AMERY FREE PRESS: Thirty-four pounds of marijuana with a street value of about $190,000! That is the amount and value of marijuana taken in an investigation of information received by the Barron county sheriff’s department of a large quantity of marijuana harvested on Saturday, October 2, on property belonging to Michael Carl Field, 55, Clayton. A Polk county sheriff’s deputy headed toward where a Barron county deputy was enroute. Upon arrival an officer met Field’s vehicle driving away from the address and intercepted it when it turned north on County Line St. from CTH D. Field was driving with one male passenger. Upon contact a deputy detected the odor of marijuana from the vehicle. When patting Field down for safety, the deputy found a round object in his lift front pocket, the size of a chewing tobacco container. Field stated it was lip balm, but when asked to show the deputy, he said it was “weed.” The passenger admitted to the harvesting of marijuana. Field was arrested and transported to the Polk county jail without incident. A search warrant was obtained and executed at the residence and 35 complete marijuana plants were potted and under grow-type lights. There were several areas where buds had been harvested in different stages of drying and large quantities of grow chemicals and other paraphernalia for manufacture and preparing for the sale of marijuana. Numerous gallon-sized plastic baggies with harvested and dried marijuana were found in the residence, along with a digital scale. Polk County Sheriff Tim Moore, stated that numerous firearms were located in the residence, including, .45 caliber weapons, an AK-47 rifle and many had live rounds in the chambers. Some were found stashed near the marijuana itself.

PIERCE COUNTY HERALD: The first phase of a multi-phase project at the Ellsworth Co-op Creamery progressed last week. A new 17,000 square foot storage building for cheese was becoming visible just northwest of the present plant. General Manager and CEO Paul Bauer said the structure will include a 100-by-100 foot area for coolers plus another 7,000 square feet of room. “We were cramped for space,” Bauer said Wednesday. The project began in early June with the installation of footings, but heavy rains this summer set the work schedule back, he said. The creamery’s board had given a go-ahead this past spring. The facility will feature structural wall panels made of reinforced concrete with insulation in the center, he said. It will have a flat roof with refrigeration units on top and insulation underneath for a slight pitch. “The energy loss will be two-thirds improved, compared to our present building,” he said. Completion of the new structure is now projected for around the end of this year, Bauer said. The last cooler addition at the plant occurred 30 years ago in 1980.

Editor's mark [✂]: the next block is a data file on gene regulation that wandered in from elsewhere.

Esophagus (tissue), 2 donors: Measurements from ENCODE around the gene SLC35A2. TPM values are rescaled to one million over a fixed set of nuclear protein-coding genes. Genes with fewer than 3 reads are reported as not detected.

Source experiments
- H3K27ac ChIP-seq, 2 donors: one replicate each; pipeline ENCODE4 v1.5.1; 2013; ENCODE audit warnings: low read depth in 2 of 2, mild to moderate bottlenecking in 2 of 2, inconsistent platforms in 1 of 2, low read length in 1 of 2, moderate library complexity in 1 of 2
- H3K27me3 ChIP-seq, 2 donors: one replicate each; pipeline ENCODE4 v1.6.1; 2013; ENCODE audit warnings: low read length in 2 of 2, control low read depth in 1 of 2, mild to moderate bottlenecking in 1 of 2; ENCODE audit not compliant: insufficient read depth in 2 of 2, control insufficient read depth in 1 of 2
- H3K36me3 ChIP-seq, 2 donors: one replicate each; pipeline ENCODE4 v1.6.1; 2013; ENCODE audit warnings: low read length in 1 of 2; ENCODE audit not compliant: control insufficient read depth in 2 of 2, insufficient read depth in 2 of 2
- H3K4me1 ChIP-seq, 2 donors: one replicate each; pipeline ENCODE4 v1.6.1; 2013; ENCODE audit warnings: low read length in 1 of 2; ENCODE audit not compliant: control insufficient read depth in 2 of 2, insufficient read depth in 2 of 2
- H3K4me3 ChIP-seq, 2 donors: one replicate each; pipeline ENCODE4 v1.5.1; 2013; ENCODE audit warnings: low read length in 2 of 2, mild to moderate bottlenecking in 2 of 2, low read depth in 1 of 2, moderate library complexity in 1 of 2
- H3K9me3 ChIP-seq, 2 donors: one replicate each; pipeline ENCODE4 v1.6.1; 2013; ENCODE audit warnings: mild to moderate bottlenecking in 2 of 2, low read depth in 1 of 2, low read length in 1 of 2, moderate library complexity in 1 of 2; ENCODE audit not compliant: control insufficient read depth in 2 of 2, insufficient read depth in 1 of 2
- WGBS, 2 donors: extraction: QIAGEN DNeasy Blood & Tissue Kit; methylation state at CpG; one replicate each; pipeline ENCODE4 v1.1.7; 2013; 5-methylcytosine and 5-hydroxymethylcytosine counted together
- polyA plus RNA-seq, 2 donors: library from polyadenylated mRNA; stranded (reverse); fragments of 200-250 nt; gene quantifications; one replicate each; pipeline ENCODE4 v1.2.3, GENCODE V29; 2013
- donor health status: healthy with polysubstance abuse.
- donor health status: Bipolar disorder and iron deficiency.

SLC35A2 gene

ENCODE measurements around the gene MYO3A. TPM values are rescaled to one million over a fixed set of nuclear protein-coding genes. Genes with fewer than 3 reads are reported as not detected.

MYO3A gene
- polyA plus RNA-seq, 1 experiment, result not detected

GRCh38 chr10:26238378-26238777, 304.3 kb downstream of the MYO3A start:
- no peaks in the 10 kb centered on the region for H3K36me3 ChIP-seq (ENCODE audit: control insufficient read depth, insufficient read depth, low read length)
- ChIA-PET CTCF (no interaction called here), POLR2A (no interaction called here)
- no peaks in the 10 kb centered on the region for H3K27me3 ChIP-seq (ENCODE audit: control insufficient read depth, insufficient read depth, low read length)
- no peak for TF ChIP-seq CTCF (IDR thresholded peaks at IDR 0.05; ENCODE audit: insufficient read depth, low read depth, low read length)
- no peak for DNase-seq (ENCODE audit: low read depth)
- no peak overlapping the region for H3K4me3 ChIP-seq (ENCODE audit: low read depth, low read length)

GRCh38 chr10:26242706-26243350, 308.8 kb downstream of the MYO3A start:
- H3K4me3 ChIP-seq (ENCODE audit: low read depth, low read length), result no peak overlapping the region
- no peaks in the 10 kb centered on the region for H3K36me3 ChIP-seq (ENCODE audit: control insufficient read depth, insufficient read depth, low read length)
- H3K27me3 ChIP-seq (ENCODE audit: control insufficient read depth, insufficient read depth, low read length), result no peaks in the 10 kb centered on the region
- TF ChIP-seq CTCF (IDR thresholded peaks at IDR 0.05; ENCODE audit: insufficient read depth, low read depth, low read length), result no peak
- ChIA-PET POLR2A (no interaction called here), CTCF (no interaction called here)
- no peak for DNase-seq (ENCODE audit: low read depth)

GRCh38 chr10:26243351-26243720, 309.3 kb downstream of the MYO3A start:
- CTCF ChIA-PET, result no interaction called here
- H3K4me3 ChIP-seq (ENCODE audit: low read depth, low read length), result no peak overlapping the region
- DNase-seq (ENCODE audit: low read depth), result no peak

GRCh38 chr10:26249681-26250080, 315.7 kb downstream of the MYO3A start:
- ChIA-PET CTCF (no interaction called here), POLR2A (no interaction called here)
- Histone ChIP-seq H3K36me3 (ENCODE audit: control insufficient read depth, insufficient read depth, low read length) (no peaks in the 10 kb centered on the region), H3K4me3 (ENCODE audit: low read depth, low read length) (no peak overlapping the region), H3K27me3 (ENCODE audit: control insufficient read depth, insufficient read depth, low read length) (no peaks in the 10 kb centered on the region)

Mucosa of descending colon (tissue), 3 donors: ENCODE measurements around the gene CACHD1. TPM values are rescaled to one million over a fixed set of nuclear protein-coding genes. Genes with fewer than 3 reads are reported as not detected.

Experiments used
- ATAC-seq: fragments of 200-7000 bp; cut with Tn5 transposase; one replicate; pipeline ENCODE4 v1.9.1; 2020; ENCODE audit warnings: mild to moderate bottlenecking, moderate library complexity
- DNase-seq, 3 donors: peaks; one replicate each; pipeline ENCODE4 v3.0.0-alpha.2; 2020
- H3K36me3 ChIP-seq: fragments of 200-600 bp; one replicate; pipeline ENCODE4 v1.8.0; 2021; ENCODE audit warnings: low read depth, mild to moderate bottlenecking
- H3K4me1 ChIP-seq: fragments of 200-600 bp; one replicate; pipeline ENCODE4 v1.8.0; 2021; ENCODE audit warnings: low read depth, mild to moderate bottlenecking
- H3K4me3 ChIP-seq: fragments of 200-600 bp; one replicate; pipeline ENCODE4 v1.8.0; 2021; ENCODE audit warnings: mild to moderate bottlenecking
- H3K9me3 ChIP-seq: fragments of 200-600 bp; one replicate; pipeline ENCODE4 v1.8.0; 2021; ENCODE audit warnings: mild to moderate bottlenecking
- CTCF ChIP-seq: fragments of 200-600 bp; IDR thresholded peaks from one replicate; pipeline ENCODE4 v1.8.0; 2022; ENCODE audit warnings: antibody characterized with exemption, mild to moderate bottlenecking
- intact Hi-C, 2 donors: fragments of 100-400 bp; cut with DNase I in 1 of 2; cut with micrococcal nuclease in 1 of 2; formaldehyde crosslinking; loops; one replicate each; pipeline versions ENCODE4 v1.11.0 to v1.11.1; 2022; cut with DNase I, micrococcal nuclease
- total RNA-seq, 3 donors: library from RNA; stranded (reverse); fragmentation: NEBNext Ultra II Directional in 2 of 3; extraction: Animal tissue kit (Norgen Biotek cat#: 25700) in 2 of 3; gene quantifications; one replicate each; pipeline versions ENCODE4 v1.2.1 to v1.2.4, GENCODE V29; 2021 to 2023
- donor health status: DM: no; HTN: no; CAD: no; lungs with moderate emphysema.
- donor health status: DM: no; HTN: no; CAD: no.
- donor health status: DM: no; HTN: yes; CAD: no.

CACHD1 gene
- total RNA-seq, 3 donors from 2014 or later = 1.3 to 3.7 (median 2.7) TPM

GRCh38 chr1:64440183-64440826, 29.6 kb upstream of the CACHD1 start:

RIVER FALLS JOURNAL: Lori Anderson admits it hasn’t been easy living without husband Mark since his death September 28, 2007, caused by an accidental fall. She says the dedicated father of 10, loving husband and gifted horticulturist was the backbone of Anderson Plant Farm in the town of Martell. “This is how we raised our family,” she said of the business. Anderson said the vision they’d begun 25 years ago, changed suddenly. That darkness, pain and mourning let to a seed that sprouted and grew: “The love of green things and all that is good and serene in this world.” The Anderson family’s thoughts and inspirations steered them to transform the plant farm into a natural atmosphere for healing, restoration and transformation called Mystical Rose Gardens. Located about 12 miles east of River Falls, Anderson said the plant farm began selling retail about three years before Mark died. She’s excited to share Mystical Rose Gardens, a retreat center available for weddings, wedding receptions and hobby retreats like scrapbooking and quilting.

THE SUN (OSCEOLA): Osceola and Dresser police officers seized a large amount of crystal methamphetamine and cash last week during a traffic stop in Dresser. According to an arrest report, Marvin C. Zehm, 40, of Dresser, was charged September 27, with possessing more than 10 grams of amphetamines with intent to deliver, a felony, possession of methamphetamine and possession of drug paraphernalia after he was stopped for speeding on 240th St. near 100th Ave. After the Dresser officer observed Zehm to be “very twitchy and nervous” during the traffic stop, the report stated, the officer requested the assistance of Osceola’s K officer, Smokey, and his handler Samantha Byram. When the officers asked Zehm to step out of his vehicle, he initially refused telling the officer “you’re not getting in my vehicle, you’re not touching anything.” He later rolled up all his windows, turned the vehicle off and locked the doors, taking his keys with him as he exited the vehicle. During a search of the outside of the vehicle, Smokey indicated the presence of narcotics odor on the door of Zehm’s vehicle and on the large bundle of cash taken from Zehm during a physical search for weapons. Further search of the inside of Zehm’s vehicle revealed a large resealable plastic bag containing what appeared to be meth.